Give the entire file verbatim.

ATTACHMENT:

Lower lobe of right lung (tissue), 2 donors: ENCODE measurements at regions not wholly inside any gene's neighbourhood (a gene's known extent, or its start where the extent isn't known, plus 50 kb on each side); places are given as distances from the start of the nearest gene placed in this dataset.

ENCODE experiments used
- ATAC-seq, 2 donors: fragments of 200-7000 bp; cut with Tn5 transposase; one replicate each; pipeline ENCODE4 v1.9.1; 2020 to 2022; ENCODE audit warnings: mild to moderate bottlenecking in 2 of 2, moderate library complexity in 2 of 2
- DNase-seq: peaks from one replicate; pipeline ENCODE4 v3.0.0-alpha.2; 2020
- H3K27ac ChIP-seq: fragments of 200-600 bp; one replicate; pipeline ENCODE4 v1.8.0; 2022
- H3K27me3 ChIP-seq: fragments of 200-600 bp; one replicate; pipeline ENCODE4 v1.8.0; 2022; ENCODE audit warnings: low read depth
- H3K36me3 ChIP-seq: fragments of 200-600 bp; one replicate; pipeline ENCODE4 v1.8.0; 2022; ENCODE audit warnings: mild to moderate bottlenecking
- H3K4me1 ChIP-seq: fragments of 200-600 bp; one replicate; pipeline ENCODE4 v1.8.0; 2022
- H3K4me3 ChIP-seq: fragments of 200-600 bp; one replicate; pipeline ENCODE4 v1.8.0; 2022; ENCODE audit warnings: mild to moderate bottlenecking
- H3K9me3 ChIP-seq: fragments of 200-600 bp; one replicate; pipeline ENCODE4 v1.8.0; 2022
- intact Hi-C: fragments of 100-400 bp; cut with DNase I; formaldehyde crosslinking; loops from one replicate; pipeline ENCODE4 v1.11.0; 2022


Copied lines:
Lower lobe of right lung (tissue), 2 donors: ENCODE measurements at regions not wholly inside any gene's neighbourhood (a gene's known extent, or its start where the extent isn't known, plus 50 kb on each side); places are given as distances from the start of the nearest gene placed in this dataset.

ENCODE experiments used
- ATAC-seq, 2 donors: fragments of 200-7000 bp; cut with Tn5 transposase; one replicate each; pipeline ENCODE4 v1.9.1; 2020 to 2022; ENCODE audit warnings: mild to moderate bottlenecking in 2 of 2, moderate library complexity in 2 of 2
- DNase-seq: peaks from one replicate; pipeline ENCODE4 v3.0.0-alpha.2; 2020
- H3K27ac ChIP-seq: fragments of 200-600 bp; one replicate; pipeline ENCODE4 v1.8.0; 2022
- H3K27me3 ChIP-seq: fragments of 200-600 bp; one replicate; pipeline ENCODE4 v1.8.0; 2022; ENCODE audit warnings: low read depth
- H3K36me3 ChIP-seq: fragments of 200-600 bp; one replicate; pipeline ENCODE4 v1.8.0; 2022; ENCODE audit warnings: mild to moderate bottlenecking
- H3K4me1 ChIP-seq: fragments of 200-600 bp; one replicate; pipeline ENCODE4 v1.8.0; 2022
- H3K4me3 ChIP-seq: fragments of 200-600 bp; one replicate; pipeline ENCODE4 v1.8.0; 2022; ENCODE audit warnings: mild to moderate bottlenecking
- H3K9me3 ChIP-seq: fragments of 200-600 bp; one replicate; pipeline ENCODE4 v1.8.0; 2022
- intact Hi-C: fragments of 100-400 bp; cut with DNase I; formaldehyde crosslinking; loops from one replicate; pipeline ENCODE4 v1.11.0; 2022